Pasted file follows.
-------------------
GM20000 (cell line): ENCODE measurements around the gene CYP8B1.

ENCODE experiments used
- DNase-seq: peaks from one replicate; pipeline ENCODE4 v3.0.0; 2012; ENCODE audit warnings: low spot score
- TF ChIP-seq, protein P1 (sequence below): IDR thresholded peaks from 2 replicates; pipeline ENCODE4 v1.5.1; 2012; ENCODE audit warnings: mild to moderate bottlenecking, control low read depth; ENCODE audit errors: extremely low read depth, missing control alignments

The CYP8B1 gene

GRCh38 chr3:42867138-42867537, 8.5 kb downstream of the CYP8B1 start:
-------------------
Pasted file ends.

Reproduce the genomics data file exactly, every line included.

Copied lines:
GM20000 (cell line): ENCODE measurements around the gene CYP8B1.

ENCODE experiments used
- DNase-seq: peaks from one replicate; pipeline ENCODE4 v3.0.0; 2012; ENCODE audit warnings: low spot score
- TF ChIP-seq, protein P1 (sequence below): IDR thresholded peaks from 2 replicates; pipeline ENCODE4 v1.5.1; 2012; ENCODE audit warnings: mild to moderate bottlenecking, control low read depth; ENCODE audit errors: extremely low read depth, missing control alignments

The CYP8B1 gene

GRCh38 chr3:42867138-42867537, 8.5 kb downstream of the CYP8B1 start: